31 May 2011

I'm Here

I know it's been a few days since I've posted.  The semester has just ended, and  that has meant a lot of work.  And, over the weekend I did some bike riding. And I've wanted to write about a couple of things on this blog that require a bit of thought and explanation.  I don't want to "dash off" posts about them, nor do I want to write them when I'm tired.

So, for those of you who've been following this post, I'm writing this to let you know I'm still here and this blog is still going.  Thanks again for stopping by!

27 May 2011

If They're Committed To It, Don't Let Them Do It

"I don't have anything against gay people.  I just don't think they should be allowed to get married."

I'm sure you've heard someone say something like that.  A student of mine wrote it in her paper.

That in itself wouldn't raise my hackles:  I've heard and read all sorts of things.  

However, the student's rationale for her belief is one of the strangest I've ever heard.  Like many who oppose equality, she tries to empower her beliefs with her religious faith and her concern for the daughter she is raising by herself.  

She says that she doesn't want her daughter to grow up believing that a union between two men or two women is "normal" or "moral."  That argument is also nothing new.  But here's where things get weird:  She says the fact that the divorce rate is so high is reason enough not to allow marriage between two men or two women.i

I asked her to explain that.  This is what she said:  "Well, you know, a lot of these gay couples stay together for  a long time.  Actually, I have some friends who are gay and have been 'married' to other gay people for ten, fifteen or even twenty years."

"All right.  How does that relate to the topic of gay marriage and why it shouldn't be allowed?"

"If my daughter sees straight couples getting divorced while gay couples are staying together, it might give kids like my daughter the wrong message."

"Which is...?"

"That gay couples are more commited to each other and stay together longer than straght couples."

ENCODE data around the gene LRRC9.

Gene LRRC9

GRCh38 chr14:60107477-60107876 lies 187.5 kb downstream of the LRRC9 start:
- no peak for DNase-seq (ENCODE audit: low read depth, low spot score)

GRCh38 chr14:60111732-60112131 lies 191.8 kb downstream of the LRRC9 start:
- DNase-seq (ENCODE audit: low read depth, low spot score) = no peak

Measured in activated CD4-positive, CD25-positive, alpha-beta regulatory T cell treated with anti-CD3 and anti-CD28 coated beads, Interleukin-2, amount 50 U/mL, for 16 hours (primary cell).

"And the problem with that is...?"

She told me that she is "sheltering" her child from all sorts of "evil" influences.  

I never knew that staying married was "evil"--or that it's something kids shouldn't know about.

I must say: It's the first time I ever heard someone's commitment to something as a reason for not allowing him or her to do the very thing to which he or she is committed.  

At the very least, it's the strangest argument Iv'e heard against gay marriage.

26 May 2011

Rain and Earthquakes

The semester is just about over.  I'll be teaching a summer class, but I will have a few days off in between.  Hopefully, it will be enough time to regroup, or whatever you want to call it.

Not that it's been a bad semester.  At least, not for teaching, anyway.  And people at my second job have been treating me well, for the most part.  I really wish it could be my full-time job.  

But that job has been unusual in some ways.  I guess that's inevitable, since it was the first place in which I was hired after my surgery.  And it's also the first place in which I'm working without my history as Nick.  I have his expereinces and abilities (such as they are), but I have not been talking about them as much as I had been.  And, at the new job, I have not talked about my gender identity to my students, though some know about it.  I mean, out of a few thousand students, faculty and staff, it's hard not to believe that at least one hasn't typed my name into a Google search bar and come up with this blog, among other things.

Has it made me a better or worse instructor?  I'm not sure.  Somehow I feel, though, that in not disclosing the fact that I lived as a guy named Nick, or discussing some of the experiences that were part of it, my life has become subliminal source material  for my teaching.

And even though some people on my second job have been very warm and friendly toward me, I still am scarred by some of the things that happened on my other job, where I've worked for the past six years.  I have experienced various betrayals and back-stabbings and, every day, I have to walk by the security guard who sexually harassed me.